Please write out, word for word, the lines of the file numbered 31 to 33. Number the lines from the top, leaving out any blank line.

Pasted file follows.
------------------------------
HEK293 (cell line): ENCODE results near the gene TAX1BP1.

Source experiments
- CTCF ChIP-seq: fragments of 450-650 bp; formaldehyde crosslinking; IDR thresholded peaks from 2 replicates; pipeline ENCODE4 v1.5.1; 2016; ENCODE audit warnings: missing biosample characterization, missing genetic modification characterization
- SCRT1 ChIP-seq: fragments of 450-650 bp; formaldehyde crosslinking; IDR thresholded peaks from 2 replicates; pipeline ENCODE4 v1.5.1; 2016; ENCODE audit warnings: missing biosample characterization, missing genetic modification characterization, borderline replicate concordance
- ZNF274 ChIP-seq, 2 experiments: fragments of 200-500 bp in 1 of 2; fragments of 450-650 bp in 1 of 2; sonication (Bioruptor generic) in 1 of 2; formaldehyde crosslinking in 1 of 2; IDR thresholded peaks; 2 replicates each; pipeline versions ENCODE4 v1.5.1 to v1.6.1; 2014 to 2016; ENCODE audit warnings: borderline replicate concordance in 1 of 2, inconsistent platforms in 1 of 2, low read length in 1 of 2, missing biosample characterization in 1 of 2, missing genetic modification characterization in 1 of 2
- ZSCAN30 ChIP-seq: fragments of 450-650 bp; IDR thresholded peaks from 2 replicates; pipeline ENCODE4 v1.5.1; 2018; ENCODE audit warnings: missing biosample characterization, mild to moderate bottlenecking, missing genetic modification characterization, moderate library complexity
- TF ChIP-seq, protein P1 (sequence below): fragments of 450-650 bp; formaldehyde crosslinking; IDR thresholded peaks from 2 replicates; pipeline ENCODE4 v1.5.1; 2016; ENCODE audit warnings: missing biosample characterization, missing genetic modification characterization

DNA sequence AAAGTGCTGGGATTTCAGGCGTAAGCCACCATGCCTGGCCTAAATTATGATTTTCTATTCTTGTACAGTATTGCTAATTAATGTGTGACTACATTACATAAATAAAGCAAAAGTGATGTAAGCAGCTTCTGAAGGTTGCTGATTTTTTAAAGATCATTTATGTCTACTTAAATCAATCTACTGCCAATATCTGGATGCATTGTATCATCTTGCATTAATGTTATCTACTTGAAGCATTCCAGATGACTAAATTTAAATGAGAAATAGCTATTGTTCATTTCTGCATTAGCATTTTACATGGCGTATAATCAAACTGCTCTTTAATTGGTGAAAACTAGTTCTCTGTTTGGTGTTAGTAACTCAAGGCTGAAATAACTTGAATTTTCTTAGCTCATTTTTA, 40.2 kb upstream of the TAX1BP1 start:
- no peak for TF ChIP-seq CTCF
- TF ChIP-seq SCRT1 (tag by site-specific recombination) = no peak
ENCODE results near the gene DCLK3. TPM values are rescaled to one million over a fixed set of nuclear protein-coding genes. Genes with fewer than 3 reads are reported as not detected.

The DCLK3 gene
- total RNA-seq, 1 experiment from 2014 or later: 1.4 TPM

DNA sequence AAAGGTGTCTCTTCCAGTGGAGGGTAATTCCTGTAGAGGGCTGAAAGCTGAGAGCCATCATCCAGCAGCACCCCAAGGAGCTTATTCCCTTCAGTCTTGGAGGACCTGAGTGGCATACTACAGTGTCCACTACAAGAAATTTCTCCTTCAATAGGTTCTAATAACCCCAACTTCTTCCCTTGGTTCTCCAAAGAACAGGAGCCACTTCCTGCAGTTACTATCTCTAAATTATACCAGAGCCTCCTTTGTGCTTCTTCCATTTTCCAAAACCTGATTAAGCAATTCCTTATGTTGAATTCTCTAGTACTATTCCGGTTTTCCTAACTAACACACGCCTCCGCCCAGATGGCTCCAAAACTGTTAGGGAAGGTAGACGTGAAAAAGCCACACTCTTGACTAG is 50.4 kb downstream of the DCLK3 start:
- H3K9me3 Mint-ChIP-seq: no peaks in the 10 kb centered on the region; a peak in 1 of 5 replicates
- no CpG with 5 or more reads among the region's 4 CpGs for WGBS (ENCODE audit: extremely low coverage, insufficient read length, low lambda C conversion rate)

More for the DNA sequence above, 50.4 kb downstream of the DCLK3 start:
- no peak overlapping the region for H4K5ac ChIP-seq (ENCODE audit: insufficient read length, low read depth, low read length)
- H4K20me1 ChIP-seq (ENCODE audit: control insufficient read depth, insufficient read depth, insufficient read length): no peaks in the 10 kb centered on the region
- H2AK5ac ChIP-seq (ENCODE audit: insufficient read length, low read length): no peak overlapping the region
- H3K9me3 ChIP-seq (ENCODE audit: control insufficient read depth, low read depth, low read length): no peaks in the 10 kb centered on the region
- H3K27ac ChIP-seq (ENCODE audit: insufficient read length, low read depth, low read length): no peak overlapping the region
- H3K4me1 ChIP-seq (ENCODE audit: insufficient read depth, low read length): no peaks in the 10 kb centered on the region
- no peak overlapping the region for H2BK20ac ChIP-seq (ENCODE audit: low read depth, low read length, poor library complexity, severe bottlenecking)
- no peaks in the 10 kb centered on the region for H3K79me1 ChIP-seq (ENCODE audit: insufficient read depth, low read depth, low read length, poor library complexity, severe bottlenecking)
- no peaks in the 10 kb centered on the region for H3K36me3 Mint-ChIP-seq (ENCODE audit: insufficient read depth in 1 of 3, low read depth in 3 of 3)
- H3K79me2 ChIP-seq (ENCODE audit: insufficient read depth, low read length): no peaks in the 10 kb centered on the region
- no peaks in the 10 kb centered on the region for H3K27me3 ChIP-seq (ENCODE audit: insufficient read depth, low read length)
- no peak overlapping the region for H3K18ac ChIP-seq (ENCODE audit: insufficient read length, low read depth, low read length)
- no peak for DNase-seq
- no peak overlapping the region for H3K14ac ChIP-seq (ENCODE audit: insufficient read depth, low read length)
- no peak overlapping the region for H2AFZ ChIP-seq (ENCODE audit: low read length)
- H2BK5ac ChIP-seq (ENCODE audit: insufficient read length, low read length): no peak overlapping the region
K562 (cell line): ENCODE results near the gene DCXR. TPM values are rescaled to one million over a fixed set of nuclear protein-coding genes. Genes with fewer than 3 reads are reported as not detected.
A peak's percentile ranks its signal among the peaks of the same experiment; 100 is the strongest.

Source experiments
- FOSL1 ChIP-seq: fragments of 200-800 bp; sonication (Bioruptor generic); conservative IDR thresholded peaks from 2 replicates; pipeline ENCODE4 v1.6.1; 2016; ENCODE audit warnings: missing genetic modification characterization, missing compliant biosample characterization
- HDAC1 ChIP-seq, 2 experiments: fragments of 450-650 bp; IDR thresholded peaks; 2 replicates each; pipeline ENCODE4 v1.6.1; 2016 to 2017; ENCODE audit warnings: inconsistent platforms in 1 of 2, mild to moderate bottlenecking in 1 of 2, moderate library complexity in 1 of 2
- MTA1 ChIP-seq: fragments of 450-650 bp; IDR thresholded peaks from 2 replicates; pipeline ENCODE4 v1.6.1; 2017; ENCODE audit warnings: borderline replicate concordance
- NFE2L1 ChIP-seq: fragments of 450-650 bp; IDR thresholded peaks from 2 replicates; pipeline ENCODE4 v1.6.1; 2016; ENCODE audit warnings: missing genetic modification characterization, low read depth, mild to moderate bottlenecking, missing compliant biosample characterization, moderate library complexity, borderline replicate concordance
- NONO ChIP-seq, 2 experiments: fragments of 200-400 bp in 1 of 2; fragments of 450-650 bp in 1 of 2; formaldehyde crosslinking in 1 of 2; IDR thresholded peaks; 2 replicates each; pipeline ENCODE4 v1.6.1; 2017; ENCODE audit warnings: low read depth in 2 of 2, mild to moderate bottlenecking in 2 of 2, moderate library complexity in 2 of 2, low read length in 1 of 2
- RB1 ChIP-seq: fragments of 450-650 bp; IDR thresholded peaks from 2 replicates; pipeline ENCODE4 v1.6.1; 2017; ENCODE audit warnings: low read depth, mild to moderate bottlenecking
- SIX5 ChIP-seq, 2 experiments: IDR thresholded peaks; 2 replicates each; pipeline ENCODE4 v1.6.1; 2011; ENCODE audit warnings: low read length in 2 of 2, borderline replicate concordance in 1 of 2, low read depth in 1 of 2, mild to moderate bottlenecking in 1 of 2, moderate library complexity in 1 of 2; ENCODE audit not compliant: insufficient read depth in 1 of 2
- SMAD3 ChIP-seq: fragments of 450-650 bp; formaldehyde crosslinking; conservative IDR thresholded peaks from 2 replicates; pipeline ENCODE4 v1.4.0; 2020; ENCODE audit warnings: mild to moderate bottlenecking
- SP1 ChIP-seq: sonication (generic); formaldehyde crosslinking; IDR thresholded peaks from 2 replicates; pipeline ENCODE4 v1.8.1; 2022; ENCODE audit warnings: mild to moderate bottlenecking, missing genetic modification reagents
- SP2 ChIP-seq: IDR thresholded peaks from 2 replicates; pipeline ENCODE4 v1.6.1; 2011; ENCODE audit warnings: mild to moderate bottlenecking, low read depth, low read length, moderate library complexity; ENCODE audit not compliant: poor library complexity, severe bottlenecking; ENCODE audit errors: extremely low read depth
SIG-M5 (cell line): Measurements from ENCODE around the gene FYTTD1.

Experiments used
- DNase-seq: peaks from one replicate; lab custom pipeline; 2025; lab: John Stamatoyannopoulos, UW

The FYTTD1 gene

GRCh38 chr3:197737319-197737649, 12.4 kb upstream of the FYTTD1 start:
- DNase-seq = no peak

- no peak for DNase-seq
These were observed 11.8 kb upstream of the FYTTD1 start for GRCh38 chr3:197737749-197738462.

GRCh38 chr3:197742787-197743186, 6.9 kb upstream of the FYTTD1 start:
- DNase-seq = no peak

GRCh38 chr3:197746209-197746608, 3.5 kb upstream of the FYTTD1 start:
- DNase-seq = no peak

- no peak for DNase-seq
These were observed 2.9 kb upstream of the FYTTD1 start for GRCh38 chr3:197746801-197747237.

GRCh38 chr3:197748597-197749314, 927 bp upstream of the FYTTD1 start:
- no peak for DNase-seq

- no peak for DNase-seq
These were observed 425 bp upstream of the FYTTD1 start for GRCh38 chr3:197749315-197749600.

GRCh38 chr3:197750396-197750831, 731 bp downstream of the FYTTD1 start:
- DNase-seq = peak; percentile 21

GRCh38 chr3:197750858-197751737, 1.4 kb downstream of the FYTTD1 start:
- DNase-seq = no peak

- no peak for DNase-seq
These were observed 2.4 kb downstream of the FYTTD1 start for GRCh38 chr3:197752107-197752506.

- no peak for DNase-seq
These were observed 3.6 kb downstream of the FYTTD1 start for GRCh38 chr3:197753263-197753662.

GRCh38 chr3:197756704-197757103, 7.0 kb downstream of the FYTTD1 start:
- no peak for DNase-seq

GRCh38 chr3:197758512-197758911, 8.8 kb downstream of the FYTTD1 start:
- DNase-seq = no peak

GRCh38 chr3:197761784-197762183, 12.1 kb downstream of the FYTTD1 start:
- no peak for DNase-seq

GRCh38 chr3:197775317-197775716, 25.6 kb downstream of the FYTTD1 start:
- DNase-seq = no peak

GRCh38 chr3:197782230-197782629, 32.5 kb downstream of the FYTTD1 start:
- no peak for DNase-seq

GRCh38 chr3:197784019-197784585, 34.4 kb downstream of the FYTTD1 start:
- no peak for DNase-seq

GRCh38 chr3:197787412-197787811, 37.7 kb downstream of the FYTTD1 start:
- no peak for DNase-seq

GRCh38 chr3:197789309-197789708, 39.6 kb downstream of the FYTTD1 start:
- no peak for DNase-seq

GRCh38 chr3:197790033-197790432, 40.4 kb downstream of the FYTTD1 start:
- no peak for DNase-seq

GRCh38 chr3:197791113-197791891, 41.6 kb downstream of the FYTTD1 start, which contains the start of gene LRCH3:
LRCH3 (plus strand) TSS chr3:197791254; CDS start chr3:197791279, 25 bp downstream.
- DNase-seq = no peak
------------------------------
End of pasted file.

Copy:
- no peak overlapping the region for H3K14ac ChIP-seq (ENCODE audit: insufficient read depth, low read length)
- no peak overlapping the region for H2AFZ ChIP-seq (ENCODE audit: low read length)
- H2BK5ac ChIP-seq (ENCODE audit: insufficient read length, low read length): no peak overlapping the region